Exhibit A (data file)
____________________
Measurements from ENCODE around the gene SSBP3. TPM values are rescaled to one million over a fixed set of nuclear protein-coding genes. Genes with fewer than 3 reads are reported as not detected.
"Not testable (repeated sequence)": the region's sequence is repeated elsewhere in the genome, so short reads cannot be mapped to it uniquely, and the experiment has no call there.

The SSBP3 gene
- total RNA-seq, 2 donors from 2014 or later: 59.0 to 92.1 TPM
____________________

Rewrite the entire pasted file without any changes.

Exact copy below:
Measurements from ENCODE around the gene SSBP3. TPM values are rescaled to one million over a fixed set of nuclear protein-coding genes. Genes with fewer than 3 reads are reported as not detected.
"Not testable (repeated sequence)": the region's sequence is repeated elsewhere in the genome, so short reads cannot be mapped to it uniquely, and the experiment has no call there.

The SSBP3 gene
- total RNA-seq, 2 donors from 2014 or later: 59.0 to 92.1 TPM